VH: I do want to bring up—because I think it tends to be a point of contention—the difference between copper and hormonal IUDs. I was first going to do the copper (the Paraguard), because it's the only one without hormones, but then I actually was reading about some of our readers’ experiences with it in the story Deven wrote recently about birth control and was horrified by all these stories of the crazy side effects. I always associated hormonal birth control with quirky side effects, but apparently the copper IUD is really harsh on your body in different ways. So that's why, ultimately, I settled for the hormonal one.
AJ: I have a friend that has one and she seems really happy.
VH: All the people I know who've had it love theirs.
FX: Are you still supposed to get your period?
VH: Yes, but it's much lighter and infrequent. Unless it's the copper one, then it's much heavier.
FX: Do you feel like your gynecologist is helpful in terms of coming to that decision and what birth control is the best for you?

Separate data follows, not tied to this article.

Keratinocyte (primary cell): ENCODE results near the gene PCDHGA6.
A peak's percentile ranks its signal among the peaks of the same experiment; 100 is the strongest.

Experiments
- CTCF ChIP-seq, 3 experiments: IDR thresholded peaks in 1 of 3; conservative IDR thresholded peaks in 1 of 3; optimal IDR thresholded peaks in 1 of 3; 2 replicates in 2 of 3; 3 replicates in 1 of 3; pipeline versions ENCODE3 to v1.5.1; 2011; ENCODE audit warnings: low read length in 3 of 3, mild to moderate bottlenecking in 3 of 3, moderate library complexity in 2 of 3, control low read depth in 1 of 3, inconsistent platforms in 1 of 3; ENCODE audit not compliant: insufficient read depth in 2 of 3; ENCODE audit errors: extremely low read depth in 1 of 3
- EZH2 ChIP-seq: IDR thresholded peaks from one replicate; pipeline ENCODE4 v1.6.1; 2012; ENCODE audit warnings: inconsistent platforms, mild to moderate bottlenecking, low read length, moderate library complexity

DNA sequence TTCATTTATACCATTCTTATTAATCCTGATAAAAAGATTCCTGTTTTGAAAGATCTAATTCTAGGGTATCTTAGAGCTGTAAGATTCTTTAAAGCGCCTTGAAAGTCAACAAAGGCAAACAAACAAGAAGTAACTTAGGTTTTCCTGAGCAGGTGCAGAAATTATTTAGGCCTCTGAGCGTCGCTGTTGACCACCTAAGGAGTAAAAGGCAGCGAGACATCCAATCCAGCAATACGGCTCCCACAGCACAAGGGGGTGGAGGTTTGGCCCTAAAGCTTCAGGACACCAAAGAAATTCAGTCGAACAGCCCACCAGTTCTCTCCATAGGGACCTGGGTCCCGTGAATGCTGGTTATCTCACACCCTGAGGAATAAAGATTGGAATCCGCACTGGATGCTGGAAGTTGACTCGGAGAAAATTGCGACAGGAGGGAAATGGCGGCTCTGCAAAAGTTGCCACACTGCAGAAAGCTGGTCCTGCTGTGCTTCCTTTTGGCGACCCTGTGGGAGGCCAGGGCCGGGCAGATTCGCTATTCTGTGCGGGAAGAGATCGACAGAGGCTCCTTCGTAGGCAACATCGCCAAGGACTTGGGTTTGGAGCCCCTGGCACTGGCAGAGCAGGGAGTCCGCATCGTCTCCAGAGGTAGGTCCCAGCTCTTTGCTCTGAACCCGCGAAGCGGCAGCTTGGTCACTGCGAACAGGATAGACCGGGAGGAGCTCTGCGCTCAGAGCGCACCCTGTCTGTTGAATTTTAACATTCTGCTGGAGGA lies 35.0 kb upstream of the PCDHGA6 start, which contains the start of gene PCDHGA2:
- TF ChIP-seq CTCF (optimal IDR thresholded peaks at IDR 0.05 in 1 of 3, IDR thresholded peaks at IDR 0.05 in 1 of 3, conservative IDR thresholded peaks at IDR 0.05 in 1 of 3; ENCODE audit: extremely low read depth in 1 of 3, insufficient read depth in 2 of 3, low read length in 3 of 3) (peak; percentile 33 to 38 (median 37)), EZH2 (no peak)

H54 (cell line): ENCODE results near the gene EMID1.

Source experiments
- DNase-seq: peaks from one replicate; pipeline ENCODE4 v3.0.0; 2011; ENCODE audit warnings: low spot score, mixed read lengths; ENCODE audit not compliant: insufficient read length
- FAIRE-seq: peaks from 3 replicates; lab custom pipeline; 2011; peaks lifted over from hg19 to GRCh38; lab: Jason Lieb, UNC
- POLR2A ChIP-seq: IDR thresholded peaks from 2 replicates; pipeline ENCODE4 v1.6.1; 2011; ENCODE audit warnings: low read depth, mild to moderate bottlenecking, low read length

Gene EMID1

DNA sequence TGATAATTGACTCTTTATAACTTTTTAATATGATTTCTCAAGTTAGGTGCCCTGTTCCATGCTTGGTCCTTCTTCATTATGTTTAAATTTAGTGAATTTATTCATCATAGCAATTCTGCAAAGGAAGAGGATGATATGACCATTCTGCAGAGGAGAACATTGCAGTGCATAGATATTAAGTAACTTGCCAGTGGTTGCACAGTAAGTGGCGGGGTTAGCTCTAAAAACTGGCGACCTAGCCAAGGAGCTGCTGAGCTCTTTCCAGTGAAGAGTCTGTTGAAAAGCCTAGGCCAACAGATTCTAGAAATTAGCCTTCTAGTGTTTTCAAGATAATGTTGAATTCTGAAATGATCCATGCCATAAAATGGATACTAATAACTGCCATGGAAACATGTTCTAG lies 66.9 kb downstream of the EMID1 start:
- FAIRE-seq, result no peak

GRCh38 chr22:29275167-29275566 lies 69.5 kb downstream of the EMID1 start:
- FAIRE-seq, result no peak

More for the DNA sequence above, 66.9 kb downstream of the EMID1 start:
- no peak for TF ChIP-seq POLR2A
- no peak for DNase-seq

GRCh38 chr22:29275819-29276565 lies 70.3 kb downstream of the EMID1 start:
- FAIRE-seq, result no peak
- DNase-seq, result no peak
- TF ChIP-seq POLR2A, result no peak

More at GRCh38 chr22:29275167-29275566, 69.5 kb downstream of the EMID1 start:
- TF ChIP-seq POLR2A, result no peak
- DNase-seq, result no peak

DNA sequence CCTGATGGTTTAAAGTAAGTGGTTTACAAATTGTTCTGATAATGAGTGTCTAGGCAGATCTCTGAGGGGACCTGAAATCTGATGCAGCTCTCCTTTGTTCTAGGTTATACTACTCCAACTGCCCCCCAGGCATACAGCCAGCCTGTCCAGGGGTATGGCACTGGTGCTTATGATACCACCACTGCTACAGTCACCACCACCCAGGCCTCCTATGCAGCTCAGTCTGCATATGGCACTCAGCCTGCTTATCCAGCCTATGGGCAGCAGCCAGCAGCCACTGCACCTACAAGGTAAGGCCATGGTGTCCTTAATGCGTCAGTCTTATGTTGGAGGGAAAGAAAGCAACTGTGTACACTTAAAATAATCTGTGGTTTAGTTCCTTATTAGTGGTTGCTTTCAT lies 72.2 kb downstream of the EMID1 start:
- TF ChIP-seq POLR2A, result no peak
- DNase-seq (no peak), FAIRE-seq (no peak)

VH: I actually haven’t really consulted with the gynecologist I’m using here about it yet, because I just moved here and wanted to get my appointment on the books. This is based on my own research, and I’ve also spoken about options with my old gynecologist in New York City. Actually, she was great because she was very holistically minded but still very grounded in Western science so she could give me a well-rounded decision. She was always like, don’t go on hormones unless you feel like you really have to. It was really refreshing; I was surprised. Most people I talk to really love Skyla, which is why I’m drawn to it. It’s the smallest and has the lowest dose of hormones on the market, and it’s effective for three years.